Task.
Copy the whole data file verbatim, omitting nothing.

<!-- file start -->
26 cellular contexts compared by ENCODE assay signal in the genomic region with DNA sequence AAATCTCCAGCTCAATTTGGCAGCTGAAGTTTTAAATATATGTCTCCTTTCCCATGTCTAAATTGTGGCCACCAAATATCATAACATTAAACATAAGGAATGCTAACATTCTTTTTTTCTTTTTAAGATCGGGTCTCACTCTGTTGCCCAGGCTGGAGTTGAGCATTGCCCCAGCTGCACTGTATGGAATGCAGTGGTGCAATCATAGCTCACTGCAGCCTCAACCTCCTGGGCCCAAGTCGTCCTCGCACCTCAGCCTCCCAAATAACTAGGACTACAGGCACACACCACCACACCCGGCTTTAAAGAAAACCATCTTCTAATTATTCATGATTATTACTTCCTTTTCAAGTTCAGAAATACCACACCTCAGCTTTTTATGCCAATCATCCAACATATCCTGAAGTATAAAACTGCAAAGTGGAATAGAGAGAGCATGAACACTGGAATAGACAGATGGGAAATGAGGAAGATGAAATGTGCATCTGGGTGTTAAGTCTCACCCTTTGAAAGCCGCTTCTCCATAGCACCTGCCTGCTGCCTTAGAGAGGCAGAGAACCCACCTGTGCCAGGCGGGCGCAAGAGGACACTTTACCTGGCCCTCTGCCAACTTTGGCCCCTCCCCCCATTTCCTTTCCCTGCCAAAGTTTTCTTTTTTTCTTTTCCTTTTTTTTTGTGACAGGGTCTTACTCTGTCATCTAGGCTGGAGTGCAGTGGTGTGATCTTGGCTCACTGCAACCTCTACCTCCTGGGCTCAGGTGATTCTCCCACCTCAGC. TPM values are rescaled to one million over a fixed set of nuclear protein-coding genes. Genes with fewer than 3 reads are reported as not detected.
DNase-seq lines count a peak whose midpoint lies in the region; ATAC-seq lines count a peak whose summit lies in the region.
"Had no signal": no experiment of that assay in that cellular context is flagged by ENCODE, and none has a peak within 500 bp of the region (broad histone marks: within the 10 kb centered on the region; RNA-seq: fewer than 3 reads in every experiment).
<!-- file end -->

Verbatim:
26 cellular contexts compared by ENCODE assay signal in the genomic region with DNA sequence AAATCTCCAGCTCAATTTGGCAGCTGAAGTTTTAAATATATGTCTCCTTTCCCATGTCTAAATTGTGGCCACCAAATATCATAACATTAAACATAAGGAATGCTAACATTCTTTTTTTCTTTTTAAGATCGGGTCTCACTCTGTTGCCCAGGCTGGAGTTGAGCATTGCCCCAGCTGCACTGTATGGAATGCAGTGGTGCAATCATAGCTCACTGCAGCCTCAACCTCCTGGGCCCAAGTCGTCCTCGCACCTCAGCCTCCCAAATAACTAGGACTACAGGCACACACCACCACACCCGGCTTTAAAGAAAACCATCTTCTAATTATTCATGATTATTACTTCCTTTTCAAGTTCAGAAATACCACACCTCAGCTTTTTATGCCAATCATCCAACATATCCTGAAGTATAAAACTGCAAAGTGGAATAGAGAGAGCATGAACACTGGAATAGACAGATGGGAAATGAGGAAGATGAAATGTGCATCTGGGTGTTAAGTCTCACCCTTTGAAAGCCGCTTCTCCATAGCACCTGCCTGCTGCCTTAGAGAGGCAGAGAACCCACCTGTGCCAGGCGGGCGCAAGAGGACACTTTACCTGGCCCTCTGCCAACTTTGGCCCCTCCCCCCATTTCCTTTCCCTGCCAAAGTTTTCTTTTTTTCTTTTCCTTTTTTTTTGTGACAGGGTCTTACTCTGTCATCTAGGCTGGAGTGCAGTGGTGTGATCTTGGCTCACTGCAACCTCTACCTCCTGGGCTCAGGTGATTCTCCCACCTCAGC. TPM values are rescaled to one million over a fixed set of nuclear protein-coding genes. Genes with fewer than 3 reads are reported as not detected.
DNase-seq lines count a peak whose midpoint lies in the region; ATAC-seq lines count a peak whose summit lies in the region.
"Had no signal": no experiment of that assay in that cellular context is flagged by ENCODE, and none has a peak within 500 bp of the region (broad histone marks: within the 10 kb centered on the region; RNA-seq: fewer than 3 reads in every experiment).